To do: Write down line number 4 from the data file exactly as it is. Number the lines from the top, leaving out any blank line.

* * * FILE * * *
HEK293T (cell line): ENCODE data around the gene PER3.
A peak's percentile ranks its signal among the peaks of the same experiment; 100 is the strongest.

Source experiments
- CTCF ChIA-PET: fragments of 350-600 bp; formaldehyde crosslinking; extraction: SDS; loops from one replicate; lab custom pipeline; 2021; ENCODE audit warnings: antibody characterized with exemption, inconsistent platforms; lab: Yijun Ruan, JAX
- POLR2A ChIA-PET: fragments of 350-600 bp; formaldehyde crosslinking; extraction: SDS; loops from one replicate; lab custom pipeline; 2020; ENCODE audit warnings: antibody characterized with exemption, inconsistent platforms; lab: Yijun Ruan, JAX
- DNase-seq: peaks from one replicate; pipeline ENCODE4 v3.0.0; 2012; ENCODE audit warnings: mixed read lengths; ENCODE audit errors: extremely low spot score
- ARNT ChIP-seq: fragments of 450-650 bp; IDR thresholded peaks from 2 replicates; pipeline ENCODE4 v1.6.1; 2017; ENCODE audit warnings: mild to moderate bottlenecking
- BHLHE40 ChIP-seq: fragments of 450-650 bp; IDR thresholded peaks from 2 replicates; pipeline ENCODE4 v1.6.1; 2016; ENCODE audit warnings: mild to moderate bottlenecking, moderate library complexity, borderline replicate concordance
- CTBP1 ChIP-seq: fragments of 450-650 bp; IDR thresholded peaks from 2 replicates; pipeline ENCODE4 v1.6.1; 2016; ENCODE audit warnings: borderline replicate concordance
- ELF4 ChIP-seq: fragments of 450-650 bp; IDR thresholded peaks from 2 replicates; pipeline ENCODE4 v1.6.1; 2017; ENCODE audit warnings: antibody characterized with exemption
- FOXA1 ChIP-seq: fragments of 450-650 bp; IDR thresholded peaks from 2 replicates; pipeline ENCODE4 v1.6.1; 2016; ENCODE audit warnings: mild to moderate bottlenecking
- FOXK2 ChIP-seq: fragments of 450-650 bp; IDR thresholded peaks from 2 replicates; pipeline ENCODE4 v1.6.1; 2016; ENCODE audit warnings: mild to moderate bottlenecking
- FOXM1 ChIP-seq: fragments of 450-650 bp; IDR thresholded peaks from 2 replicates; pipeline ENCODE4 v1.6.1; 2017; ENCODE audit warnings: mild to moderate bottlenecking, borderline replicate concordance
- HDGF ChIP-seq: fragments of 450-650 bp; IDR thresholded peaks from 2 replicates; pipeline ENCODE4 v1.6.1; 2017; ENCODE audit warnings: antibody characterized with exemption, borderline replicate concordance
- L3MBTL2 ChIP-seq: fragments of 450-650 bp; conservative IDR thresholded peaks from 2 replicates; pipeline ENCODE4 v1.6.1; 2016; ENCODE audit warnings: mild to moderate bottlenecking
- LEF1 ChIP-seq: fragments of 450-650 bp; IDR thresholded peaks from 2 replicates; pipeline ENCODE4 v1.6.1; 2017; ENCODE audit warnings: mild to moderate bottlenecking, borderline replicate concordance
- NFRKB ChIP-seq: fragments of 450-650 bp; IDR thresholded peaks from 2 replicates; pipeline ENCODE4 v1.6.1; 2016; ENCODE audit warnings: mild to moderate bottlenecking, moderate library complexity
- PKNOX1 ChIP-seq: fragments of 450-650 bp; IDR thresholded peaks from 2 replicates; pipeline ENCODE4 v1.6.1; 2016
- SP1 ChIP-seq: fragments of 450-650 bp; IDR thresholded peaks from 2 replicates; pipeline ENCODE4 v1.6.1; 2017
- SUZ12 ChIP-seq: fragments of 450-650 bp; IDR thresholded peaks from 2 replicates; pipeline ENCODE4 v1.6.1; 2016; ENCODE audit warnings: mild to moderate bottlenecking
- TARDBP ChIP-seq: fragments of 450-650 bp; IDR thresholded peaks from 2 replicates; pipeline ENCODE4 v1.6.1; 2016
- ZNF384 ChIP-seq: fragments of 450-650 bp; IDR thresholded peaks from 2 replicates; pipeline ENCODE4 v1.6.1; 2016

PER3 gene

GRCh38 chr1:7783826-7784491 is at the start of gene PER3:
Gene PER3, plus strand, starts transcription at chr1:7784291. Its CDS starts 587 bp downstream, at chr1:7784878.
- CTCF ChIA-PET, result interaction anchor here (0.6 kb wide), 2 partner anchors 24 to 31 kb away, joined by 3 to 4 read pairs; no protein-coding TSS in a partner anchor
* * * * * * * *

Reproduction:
- CTCF ChIA-PET: fragments of 350-600 bp; formaldehyde crosslinking; extraction: SDS; loops from one replicate; lab custom pipeline; 2021; ENCODE audit warnings: antibody characterized with exemption, inconsistent platforms; lab: Yijun Ruan, JAX